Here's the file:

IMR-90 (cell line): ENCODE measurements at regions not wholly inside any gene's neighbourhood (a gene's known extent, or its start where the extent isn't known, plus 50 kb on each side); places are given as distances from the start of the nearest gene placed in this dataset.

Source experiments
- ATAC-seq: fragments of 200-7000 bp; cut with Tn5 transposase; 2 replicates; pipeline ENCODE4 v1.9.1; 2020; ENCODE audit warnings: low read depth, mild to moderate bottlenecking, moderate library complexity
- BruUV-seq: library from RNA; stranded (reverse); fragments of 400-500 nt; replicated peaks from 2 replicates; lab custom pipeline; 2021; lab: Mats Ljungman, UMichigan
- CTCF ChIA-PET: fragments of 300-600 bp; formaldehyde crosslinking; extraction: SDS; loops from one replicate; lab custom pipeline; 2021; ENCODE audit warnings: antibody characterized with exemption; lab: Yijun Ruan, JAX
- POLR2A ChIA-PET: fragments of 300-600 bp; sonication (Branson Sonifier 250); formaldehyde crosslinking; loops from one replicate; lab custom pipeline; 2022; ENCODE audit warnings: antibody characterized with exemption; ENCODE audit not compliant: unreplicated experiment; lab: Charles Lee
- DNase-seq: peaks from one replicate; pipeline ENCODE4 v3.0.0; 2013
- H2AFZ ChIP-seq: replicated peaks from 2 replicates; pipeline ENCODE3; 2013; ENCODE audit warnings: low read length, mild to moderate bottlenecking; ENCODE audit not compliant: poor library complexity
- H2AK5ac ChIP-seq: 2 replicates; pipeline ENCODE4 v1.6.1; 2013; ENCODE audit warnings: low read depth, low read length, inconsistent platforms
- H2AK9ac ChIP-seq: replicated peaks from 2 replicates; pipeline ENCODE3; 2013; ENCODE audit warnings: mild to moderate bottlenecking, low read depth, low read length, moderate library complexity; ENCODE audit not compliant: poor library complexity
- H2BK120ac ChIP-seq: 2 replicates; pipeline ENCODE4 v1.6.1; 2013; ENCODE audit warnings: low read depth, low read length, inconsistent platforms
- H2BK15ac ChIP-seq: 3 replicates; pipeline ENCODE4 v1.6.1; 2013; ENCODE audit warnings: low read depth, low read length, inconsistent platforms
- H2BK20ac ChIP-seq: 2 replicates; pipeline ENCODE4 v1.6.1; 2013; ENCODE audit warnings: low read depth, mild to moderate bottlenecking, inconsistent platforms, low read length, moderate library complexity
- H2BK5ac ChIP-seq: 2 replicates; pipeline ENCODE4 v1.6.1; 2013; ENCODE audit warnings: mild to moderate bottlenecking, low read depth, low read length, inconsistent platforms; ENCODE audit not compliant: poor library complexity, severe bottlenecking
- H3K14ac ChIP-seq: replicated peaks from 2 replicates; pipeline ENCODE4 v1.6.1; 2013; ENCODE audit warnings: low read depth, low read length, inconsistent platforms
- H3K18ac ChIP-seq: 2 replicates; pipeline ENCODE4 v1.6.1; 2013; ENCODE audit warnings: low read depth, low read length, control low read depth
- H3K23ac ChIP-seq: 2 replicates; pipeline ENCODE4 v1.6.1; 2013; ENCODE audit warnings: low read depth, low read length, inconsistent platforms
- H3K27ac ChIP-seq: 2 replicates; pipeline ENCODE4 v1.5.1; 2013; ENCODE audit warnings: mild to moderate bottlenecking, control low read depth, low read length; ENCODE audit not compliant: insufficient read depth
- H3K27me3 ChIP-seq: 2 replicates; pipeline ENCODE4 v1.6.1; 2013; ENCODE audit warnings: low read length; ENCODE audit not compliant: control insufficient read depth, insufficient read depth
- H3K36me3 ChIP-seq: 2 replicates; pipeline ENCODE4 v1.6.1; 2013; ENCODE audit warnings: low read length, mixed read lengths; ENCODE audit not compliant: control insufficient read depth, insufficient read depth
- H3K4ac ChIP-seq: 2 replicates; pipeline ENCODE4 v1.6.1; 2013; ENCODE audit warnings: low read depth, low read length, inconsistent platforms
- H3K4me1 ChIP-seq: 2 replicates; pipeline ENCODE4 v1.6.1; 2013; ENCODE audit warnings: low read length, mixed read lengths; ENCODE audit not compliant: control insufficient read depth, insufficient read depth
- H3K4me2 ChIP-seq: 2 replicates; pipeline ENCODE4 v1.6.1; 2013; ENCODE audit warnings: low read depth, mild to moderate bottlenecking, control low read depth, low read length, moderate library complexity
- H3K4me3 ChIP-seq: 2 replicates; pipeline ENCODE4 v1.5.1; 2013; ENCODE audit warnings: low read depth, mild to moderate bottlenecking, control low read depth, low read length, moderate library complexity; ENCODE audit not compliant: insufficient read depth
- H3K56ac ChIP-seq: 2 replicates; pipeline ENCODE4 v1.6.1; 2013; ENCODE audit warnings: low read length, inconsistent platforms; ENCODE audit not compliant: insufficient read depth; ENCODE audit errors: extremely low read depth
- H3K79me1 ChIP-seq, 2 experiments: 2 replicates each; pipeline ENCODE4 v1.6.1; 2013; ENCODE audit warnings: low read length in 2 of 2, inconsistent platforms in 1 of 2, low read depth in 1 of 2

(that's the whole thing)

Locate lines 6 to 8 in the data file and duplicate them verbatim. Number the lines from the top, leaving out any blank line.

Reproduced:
- POLR2A ChIA-PET: fragments of 300-600 bp; sonication (Branson Sonifier 250); formaldehyde crosslinking; loops from one replicate; lab custom pipeline; 2022; ENCODE audit warnings: antibody characterized with exemption; ENCODE audit not compliant: unreplicated experiment; lab: Charles Lee
- DNase-seq: peaks from one replicate; pipeline ENCODE4 v3.0.0; 2013
- H2AFZ ChIP-seq: replicated peaks from 2 replicates; pipeline ENCODE3; 2013; ENCODE audit warnings: low read length, mild to moderate bottlenecking; ENCODE audit not compliant: poor library complexity